Of course, as the tamasha artistes of Kali Billi Productions’ Sangeet Bari amply demonstrate, the narrative of desire can be controlled by women, if only ephemerally. The production benefits from the presence of formidable lavani doyenne Shakuntala Nagarkar, who conjures up an interface between men and women by breaking down conventional notions of propriety. There is a regal power to her coquetry, as she holds court with tried-and-tested routines embellished with improvisations that give them a quality that is impossibly “here and now.” But, the production’s rare lavanis perhaps find the most mellifluous expression in the voice of the understated Pushpa Satarkar. The lavani artiste sits herself down in the middle of the stage and negotiates the lower reaches of melodies with a delicacy of delivery that almost elevates this unmilled idiom into fine art. Some of her solo numbers include semi-classical lavanis, like the subtle “Naka Dharu Haath” (“Don’t Hold My Hand”), and “Kashi Kelis Majhi Daina” (“What Have You Done to Me?”) drawn the from traditional sangeet natak repertoire. At a recent performance of Sangeet Bari at Prithvi Theatre, helped in part by the venue’s wonderfully unplugged acoustics, Satarkar was able to create the illusion of an intimate and private baithak.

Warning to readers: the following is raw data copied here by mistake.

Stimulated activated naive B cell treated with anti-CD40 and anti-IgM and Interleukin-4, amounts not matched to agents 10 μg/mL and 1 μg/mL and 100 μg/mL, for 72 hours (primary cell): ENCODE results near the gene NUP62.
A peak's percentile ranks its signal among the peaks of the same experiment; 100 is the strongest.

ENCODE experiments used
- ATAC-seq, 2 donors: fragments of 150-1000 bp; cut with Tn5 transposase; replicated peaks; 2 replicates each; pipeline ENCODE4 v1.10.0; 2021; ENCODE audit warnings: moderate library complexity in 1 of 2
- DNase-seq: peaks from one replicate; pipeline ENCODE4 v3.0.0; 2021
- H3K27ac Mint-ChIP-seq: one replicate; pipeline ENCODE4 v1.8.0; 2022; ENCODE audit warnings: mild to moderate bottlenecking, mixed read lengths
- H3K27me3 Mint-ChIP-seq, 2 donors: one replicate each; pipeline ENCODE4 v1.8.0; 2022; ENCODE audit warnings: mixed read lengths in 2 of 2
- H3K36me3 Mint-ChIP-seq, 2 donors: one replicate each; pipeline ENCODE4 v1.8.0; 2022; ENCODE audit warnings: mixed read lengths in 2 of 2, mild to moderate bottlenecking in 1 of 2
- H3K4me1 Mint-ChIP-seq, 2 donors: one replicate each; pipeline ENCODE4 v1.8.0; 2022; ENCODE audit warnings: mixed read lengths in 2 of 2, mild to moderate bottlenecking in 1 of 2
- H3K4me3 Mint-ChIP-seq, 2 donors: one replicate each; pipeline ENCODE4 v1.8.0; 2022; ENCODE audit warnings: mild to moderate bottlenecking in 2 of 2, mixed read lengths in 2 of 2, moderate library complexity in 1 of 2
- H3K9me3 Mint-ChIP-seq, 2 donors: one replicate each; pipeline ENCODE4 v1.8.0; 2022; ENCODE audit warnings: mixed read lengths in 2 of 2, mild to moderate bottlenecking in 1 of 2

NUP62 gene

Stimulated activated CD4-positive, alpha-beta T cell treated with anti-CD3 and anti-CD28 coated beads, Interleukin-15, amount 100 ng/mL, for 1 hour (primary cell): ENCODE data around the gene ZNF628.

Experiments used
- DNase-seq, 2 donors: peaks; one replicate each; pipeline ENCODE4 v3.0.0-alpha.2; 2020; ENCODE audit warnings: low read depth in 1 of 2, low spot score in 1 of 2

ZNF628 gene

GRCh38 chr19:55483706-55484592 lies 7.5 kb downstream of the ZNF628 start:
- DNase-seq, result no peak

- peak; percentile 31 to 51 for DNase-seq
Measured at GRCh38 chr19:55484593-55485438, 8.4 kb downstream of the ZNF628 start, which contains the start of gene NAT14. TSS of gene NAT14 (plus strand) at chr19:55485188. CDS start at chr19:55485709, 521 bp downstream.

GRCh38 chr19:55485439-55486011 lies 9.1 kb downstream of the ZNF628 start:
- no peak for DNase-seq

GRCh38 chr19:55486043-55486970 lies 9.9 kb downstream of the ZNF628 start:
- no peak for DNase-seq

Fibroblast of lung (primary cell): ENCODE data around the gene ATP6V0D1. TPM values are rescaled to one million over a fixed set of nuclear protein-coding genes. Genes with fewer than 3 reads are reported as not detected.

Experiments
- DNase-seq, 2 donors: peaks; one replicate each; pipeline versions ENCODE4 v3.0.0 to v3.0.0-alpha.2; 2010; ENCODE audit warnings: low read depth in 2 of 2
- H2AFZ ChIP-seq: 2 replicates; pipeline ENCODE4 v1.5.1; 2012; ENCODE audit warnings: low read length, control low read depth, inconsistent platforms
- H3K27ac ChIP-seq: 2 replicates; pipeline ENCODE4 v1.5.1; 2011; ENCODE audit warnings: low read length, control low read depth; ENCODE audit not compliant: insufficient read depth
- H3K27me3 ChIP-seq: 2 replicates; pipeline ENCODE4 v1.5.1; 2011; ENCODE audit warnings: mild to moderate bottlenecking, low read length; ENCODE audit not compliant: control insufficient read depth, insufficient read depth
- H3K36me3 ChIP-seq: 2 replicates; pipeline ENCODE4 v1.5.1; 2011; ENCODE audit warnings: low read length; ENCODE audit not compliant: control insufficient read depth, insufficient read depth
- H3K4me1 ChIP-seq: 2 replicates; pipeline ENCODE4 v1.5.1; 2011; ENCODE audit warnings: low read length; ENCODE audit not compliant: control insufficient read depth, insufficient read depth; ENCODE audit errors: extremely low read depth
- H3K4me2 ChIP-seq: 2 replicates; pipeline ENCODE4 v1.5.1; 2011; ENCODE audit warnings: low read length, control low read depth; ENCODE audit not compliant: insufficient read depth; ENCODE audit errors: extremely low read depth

Similarly, softness is of the essence in Geetanjali Kulkarni’s quieter moments in the otherwise ribald Twelfth Night adaptation, Piya Behroopiya, directed by Atul Kumar. Her character, Viola, spends her time disguised as a man employed as an emissary for a lovelorn Duke, who she has herself lost her heart to. When she lets her hair down, and sings a lament of transfiguring beauty, her doleful vocals suggest not just the exertions of unrequited love but the strain of being denied her femininity. The song in question is “Chok Puravo Mati Rangavo,” the popular ballad by Kailash Kher.
Gagan Dev Riar and Sukant Goel’s riotous musical Ishq Aaha, based on the love legends of Punjab (like Sohni Mahiwal, Heer, and Mirza-Sahibaan), boasts of a strong ensemble in which female characters emerge as women of agency, even if they cannot wholly extricate themselves from an all-pervasive male gaze. The musical line-up, which includes folk numbers, qawaalis, and original compositions, provide the female actors a melodic land of their own, denied to the men. The zestful qawaalis especially, some most famous in Nusrat Fateh Ali Khan’s powerful tenor, acquire a strangely subversive quality when female actors robustly join in with considerable brio. This is especially true of the Sufi number, “Oh Disdi Kulli Yaar di Ghareya,” in which Avantika Ganguly (as Sohni) commandeers the interludes and turns on its head the usual trope of such spiritual ballads in which a man (usually Amir Khusrau) presents himself as feminine energy that must be subsumed by a divinity that is characterised as masculine.